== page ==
It was at this point that, Murphy apparently not being finished with me yet, it occurred to me that I only had a little bit of cash on me. The rest of my money was in traveler’s checks (remember those?) At that point I began asking the waiting cab drivers how much the ride into Manhattan would cost ($40) and whether they took traveler’s checks (no). If I recall correctly, there were very few official-type people inside the section of the airport I’d arrived in. Between the fact that it was late, and I’d flown El Cheapo Airlines, which dumped me off at a lesser-used terminal, there wasn’t much in the way of help to be found. Plus, that thing they say about New Yorkers not being friendly? Well, I can’t speak for all of them but I can tell you that plenty of them heard me asking questions and explaining I’d missed my bus and nobody stepped up to offer any sympathy or even suggestions. Take that as you will. Now, as for why I didn’t go back inside the airport and start walking until I found someone who would help me? I don’t really know. I got into the mindset that I was stuck, and panic started to set in.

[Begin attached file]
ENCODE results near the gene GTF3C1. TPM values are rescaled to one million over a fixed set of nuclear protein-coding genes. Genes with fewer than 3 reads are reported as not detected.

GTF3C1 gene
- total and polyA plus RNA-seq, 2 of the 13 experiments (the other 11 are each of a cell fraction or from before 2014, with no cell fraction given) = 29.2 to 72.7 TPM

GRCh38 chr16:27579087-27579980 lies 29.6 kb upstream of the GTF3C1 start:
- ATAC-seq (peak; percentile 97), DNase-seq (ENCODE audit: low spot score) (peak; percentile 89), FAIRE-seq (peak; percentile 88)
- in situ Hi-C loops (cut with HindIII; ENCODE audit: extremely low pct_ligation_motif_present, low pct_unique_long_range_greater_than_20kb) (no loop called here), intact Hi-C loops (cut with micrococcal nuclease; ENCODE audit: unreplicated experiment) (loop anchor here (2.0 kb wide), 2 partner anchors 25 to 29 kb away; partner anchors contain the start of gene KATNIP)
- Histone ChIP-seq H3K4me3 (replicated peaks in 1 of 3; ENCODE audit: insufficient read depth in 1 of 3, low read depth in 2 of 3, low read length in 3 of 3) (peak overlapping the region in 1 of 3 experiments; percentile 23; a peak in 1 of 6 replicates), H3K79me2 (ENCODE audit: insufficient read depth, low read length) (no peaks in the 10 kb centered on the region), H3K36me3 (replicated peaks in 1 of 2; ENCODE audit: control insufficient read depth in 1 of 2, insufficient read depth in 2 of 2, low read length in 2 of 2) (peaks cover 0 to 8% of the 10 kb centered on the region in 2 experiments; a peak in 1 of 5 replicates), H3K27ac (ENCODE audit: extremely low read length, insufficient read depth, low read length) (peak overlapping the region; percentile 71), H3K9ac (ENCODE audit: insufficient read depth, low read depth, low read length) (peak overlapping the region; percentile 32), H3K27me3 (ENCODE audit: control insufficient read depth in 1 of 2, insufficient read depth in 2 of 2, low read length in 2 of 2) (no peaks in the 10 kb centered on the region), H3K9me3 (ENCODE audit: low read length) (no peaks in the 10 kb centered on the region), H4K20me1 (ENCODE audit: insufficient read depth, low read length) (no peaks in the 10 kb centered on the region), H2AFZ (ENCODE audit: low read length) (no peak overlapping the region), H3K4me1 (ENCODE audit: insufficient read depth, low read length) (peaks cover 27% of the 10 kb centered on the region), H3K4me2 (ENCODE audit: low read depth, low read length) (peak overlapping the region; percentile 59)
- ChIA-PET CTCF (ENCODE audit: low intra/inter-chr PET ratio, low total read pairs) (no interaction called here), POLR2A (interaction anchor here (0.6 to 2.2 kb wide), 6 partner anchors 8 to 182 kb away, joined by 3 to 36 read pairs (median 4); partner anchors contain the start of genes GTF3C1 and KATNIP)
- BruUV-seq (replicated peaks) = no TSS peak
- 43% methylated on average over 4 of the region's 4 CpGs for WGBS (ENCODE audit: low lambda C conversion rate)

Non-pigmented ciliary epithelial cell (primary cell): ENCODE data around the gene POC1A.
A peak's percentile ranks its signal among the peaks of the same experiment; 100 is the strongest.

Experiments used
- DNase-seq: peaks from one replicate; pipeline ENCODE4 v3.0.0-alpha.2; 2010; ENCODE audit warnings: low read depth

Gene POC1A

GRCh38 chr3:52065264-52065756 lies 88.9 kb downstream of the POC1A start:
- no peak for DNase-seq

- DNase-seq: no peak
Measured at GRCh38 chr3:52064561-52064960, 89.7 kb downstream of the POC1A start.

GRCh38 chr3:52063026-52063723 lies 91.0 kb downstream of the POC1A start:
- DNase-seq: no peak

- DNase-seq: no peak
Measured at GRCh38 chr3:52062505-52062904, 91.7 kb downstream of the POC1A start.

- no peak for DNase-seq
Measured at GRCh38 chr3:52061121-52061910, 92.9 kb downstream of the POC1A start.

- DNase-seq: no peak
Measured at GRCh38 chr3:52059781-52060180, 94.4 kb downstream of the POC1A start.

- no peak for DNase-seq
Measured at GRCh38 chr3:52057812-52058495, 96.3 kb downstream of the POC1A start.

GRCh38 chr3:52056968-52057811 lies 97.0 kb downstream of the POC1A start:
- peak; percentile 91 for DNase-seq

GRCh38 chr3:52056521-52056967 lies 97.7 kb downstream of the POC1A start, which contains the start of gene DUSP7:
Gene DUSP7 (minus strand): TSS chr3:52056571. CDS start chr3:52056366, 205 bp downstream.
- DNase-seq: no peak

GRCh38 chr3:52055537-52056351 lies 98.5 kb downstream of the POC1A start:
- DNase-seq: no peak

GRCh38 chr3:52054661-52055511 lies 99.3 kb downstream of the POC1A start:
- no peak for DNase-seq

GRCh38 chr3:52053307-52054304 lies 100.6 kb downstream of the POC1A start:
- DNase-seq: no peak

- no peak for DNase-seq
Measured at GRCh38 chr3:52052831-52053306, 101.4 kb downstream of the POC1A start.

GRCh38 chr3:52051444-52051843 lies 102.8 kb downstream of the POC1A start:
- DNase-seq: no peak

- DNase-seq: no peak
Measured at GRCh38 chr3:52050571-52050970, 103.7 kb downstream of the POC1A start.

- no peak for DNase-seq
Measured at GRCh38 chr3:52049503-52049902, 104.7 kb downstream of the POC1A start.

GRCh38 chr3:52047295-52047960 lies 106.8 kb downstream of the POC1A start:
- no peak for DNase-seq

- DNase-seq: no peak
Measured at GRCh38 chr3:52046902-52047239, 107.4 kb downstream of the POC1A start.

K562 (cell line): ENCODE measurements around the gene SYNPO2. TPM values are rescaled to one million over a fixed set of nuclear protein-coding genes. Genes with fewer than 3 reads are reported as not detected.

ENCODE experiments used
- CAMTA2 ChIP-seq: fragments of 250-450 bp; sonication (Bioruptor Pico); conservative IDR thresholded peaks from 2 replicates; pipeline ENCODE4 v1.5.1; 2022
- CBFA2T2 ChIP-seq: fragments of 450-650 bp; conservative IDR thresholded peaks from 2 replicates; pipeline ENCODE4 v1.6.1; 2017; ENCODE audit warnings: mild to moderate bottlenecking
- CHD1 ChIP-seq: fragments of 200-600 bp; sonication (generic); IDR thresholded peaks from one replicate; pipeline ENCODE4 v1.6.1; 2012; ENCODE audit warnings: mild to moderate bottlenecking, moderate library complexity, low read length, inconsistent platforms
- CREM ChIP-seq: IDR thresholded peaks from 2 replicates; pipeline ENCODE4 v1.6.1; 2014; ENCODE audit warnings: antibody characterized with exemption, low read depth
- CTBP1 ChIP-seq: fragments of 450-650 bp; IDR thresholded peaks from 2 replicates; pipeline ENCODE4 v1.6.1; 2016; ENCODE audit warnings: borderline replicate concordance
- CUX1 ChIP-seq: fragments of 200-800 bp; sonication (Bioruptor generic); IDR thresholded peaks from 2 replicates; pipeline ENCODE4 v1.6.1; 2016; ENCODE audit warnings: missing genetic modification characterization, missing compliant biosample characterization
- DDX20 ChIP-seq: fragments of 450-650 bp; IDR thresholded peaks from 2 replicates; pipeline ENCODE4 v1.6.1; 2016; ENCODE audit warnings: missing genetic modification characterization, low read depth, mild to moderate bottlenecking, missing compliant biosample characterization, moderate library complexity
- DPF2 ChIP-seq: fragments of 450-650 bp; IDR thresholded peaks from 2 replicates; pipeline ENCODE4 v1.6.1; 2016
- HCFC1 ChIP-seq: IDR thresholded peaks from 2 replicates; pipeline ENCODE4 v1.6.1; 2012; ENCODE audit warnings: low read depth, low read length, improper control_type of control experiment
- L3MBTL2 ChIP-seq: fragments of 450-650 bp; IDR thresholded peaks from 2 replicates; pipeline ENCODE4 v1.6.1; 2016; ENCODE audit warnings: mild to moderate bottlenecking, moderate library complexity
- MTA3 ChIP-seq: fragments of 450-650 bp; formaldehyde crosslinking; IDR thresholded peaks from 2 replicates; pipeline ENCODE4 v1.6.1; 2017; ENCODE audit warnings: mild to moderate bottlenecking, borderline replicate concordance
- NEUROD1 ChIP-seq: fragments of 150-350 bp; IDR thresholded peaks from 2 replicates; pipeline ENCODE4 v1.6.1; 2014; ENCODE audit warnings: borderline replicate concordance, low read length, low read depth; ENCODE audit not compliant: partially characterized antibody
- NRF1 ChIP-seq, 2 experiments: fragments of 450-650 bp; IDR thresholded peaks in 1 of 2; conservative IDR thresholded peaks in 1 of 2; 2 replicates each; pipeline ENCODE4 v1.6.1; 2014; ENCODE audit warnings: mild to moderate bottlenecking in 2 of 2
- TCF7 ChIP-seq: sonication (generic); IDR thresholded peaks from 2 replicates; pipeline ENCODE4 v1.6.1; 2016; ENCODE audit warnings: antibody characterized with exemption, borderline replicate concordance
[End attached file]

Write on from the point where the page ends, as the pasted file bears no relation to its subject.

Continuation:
In the midst of this I was approached by a skycap, who saw my distress (which, by then, could likely have been detected on US Army satellite). The skycap informed me that he was getting off duty just then and, if I wanted, he would take me to the Port Authority for the same $40 the cab drivers wanted — only he’d take my traveler’s checks.

Y’all — I agreed to this.

My rationalization, at the time? “He can’t be a bad guy. He works for the airport!” Because, as you know, psychotic axe murderers are never gainfully employed. Go down to the unemployment office sometime. Place is crawling with serial killers.

Despite my blazing naivety, I was still thinking, “This is stupid this is stupid this is stupid,” as we were walking to the skycap’s car. When we arrived another man showed up out of nowhere to ride with us. At this point the little bells that had been tinkling gently my mind turned into full-blown air raid sirens.

And yet…I got into the car.